A TEENAGE dog-napper has been given a chance to prove himself after a judge heard he is turning his life around after becoming a father.
Justin Brookes pinched Jack Russell terrier Fifi when he burgled the home of her owner in a revenge attack.
The 18-year-old believed the woman hadn’t paid him enough when he sold her a mobile phone, even though he had stolen it from another woman.
After badgering her for more cash he and some friends went to her house when she was out and smashed their way in through the back door.
As well as taking a laptop and iPhone they also took the dog who had recently given birth and was separated from her four puppies which were left behind.
But after neighbours spotted the suspicious activity the police were called and they tracked the raiders to Brookes' house.
Fifi was found outside the property and reunited with her pups.
Tessa Hingston, prosecuting, told Swindon Crown Court Brookes stole the mobile on August 29 last year.
He was in the town centre with his girlfriend when one of her pals left her £300 phone on top of her bag, next to them, while she left them for a short while.
When she returned she found it gone. Brookes later claimed it had been given to his girlfriend for safekeeping, but he sold it to his dealer for drugs.
Miss Hingston said in reality it was offered for sale to another friend of his, Nikita Beresford, after he knocked on her door in Dean Street.
“He told her ‘I really need money for rent, do you want to buy this phone’, and they agreed on £35 and she gave him the money and took the phone,”she said.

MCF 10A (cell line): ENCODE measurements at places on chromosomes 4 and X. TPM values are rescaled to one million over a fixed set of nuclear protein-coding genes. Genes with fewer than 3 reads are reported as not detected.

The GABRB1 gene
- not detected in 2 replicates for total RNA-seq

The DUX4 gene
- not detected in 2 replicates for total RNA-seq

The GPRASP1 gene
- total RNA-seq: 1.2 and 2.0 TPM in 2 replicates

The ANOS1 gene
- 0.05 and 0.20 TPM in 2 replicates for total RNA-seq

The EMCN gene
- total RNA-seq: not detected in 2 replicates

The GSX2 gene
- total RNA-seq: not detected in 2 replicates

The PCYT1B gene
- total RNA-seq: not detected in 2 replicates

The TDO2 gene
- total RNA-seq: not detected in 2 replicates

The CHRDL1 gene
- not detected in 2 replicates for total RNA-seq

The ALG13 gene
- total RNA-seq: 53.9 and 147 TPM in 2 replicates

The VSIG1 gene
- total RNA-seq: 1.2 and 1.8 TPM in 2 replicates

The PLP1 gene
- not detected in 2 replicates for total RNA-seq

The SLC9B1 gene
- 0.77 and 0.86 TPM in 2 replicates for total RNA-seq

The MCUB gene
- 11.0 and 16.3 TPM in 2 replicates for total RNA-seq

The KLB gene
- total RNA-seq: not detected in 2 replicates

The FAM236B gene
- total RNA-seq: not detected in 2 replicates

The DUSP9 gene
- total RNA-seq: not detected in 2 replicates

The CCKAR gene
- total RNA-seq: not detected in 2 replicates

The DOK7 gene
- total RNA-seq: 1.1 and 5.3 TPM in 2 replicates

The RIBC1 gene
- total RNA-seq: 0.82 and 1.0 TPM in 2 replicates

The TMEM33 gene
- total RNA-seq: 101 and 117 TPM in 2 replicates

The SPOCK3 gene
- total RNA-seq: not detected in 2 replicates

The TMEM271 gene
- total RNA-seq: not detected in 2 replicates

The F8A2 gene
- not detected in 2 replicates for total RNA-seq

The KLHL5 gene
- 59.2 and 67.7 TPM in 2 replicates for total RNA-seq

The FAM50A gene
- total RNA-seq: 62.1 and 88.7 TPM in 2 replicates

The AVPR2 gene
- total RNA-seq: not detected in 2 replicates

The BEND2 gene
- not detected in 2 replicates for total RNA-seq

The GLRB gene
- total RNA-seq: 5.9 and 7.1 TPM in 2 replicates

Over the following days he started to pester Miss Beresford for more money, which she refused, saying she had paid what was agreed.
On September 8 neighbours spotted men acting suspiciously in the garden of the house and saw a brick had been thrown through the back door.
When the police went to the defendant’s address they found the laptop, phone and Fifi.
Brookes, of Sheppard Street, admitted theft and burglary.
Chris Smyth, defending, said his client had started smoking cannabis when he was just nine and had been in trouble a number of times during his childhood.
Shortly after the offences he was put on a one-year suspended sentence and he was doing well.
He said Brookes had moved to Bournemouth after reconciling with his mother and had contact with his child, who had been taken into care.
Since moving away he said Brookes had stopped taking drugs and was hoping to start at college.
Judge Douglas Field deferred passing sentence for six months to see if Brookes can live up to his promises.
“You now have the added responsibility with a child,” he said.
“I think it is in the interests of justice to defer the final sentence to give you an opportunity to carry on with all the good intentions.”
He said if Brookes stayed off drugs and complied with the suspended sentence for six months he would not go to jail.